And it won’t be long before this technology reaches the hands of the common citizen,
where it will be integrated into photography apps and social media, used to recognize faces and exact locations around the globe, identify people in photos, and apply automatic filters.

The areas where Machine Vision is applied may vary according to what the system is programmed to do, such as:



The algorithm supports producers in detecting problems in the crop that can bring down the productive potential, such as diseases, pests, weeds or if the area is compacted or has low soil nutrition. Automatic detection enables constant monitoring and searching for crop anomalies, based on images captured by field surveys or obtained by cameras attached to drones or tractors.




Computer Vision models have exhibited an impressive level of accuracy in tasks related to diagnosis, especially when it comes to brain tumors. Early detection of brain tumors is crucial as they have the potential to spread rapidly to other areas of the brain and spinal cord if left untreated. By leveraging computer vision technology, medical professionals can streamline the detection process, reducing the time and effort required for diagnosis and potentially saving patients’ lives.


Oil and gas industry

Computer Vision algorithms are used in this sector for detecting corrosion and other anomalies in production assets; it encompasses the use of drones and 360 degrees cameras for reality capture, sending those images to the AI to recognize patterns of risk within the company’s production installations. The use of this technology reduces costs, downtime and the number of people on board exposed to inherent risks.




In addition to data engineering, integrating Computer Vision technology to digital platforms contextualizes every sort of data that the operator of an oil and gas installation needs to properly engage with that specific part of the asset, bringing to the table a much more integrated and flexible system with faster solutions not only to corrosion detection, but to the whole integrity management of the asset.


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What does the future say about Machine Vision?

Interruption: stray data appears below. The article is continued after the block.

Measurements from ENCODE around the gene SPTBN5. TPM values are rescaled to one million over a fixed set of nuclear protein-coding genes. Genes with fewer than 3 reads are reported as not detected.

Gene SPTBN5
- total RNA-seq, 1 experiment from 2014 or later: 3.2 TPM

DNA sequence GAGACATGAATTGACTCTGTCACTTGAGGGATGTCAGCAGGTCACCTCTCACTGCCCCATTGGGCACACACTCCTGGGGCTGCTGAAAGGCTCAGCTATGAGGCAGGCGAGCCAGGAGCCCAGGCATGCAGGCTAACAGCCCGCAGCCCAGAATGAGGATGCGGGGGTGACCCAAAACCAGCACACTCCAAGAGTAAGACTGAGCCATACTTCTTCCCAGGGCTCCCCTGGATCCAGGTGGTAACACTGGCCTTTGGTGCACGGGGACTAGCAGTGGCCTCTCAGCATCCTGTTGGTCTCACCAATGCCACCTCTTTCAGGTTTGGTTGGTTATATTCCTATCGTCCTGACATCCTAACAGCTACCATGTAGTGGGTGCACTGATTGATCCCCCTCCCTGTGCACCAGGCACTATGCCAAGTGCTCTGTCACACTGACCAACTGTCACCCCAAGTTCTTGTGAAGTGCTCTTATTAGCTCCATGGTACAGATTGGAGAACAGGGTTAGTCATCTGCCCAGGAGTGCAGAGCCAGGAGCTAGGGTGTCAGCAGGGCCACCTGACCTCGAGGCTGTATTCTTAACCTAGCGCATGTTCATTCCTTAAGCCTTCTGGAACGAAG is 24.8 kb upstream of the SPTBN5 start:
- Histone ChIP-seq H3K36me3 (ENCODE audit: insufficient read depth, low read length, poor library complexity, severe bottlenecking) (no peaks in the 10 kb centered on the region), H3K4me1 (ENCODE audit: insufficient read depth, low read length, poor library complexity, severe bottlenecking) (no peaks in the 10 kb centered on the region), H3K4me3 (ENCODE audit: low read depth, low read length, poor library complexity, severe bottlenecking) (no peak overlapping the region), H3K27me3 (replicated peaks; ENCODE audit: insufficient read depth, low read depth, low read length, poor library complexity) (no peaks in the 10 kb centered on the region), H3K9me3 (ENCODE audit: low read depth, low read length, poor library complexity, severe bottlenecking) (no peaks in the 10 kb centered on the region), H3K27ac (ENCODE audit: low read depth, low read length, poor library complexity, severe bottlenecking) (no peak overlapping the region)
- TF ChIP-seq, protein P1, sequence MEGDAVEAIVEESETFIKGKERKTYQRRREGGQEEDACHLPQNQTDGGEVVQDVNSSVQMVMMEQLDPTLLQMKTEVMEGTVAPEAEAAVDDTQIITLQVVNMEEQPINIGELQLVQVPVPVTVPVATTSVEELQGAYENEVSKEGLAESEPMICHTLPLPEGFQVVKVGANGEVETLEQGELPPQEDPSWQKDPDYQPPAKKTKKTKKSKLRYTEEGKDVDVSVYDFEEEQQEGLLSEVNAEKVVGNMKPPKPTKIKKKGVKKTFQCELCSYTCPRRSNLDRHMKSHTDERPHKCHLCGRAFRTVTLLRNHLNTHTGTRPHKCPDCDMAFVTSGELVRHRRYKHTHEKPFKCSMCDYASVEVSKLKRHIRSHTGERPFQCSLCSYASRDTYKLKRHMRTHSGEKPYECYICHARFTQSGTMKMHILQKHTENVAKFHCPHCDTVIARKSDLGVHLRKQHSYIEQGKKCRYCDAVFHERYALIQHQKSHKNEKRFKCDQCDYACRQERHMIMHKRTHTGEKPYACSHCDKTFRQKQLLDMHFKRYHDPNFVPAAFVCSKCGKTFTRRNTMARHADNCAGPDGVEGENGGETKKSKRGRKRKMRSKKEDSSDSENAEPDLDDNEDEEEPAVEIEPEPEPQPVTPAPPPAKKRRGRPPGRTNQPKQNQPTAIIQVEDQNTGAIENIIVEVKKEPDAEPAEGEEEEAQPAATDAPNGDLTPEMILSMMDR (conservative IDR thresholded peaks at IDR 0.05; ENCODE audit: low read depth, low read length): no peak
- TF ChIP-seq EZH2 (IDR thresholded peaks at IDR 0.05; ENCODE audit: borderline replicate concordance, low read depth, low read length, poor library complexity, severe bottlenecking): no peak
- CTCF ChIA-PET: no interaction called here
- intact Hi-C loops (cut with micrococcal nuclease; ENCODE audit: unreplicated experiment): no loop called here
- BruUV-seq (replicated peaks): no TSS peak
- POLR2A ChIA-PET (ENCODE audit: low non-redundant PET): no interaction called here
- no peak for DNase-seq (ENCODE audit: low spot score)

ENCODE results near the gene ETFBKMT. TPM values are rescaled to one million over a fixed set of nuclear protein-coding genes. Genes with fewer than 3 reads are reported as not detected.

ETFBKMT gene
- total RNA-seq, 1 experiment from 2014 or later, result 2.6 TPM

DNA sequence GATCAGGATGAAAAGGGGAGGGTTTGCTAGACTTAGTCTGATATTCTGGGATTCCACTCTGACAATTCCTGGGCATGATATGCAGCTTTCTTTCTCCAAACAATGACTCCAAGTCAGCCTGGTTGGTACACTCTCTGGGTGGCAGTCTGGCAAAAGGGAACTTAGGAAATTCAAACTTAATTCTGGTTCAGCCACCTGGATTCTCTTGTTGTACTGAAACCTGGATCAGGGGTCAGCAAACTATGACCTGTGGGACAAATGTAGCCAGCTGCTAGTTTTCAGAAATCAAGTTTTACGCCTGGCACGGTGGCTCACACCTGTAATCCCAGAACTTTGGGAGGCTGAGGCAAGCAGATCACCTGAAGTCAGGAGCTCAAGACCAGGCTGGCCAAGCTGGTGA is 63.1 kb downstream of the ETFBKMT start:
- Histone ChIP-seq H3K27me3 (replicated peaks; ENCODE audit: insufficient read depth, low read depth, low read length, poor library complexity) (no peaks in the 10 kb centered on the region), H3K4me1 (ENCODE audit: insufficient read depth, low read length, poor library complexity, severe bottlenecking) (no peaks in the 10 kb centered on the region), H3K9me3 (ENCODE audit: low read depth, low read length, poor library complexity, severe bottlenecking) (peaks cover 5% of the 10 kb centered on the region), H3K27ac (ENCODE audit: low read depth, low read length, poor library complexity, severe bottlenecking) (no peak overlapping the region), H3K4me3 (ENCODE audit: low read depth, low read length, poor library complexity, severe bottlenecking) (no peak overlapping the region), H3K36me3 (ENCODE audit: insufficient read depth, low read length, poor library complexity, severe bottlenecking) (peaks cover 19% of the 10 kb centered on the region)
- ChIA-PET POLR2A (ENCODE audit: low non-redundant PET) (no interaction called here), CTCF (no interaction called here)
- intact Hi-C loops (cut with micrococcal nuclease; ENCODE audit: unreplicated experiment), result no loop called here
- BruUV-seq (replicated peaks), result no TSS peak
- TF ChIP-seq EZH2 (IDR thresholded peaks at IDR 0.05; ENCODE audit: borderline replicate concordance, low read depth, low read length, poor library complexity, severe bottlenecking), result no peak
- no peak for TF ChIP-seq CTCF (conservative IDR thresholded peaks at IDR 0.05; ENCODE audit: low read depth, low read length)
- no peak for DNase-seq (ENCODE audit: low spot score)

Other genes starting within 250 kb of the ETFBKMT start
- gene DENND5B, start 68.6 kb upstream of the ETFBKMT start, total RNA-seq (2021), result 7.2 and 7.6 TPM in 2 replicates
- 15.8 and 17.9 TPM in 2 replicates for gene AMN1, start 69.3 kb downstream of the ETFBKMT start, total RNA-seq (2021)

Machine Vision is creating business opportunities and entrepreneurship, enabling the development of innovative products and services based on computer vision. The ability to understand and transcribe images and videos will create new possibilities to enhance sectors such as manufacturing, medicine, security, transportation, agriculture, and many others. And with the continuous advancement of technology, it is likely that computer vision will play an even more significant role in several areas of our lives, making them more convenient, secure, and efficient.

But, what makes Computer Vision having immense potential as a tool isn’t its ability to the reality capture or face recognition, but its ability to keep learning from its previous experiences, allowing its constant enhancement. This way, decision making professionals can prioritize what they find more useful in their AI diagnosis, avoiding wastes of time or other resources and increasing accuracy and efficiency.



Machine Vision represents a significant advancement in artificial intelligence, enabling computers to see, analyze, and understand their surroundings in the same way the human visual perception does. This technology has already made a significant impact in various industries, such as oil and gas productions, agriculture, medicine, and transportation, by enhancing automation, improving quality control, and enabling new applications through pattern recognition and deep learning algorithms.

Furthermore, it won’t be long until this technology is integrated into all processes of society, reaching a scenario in which AI technology facilitates the decision making of every citizen.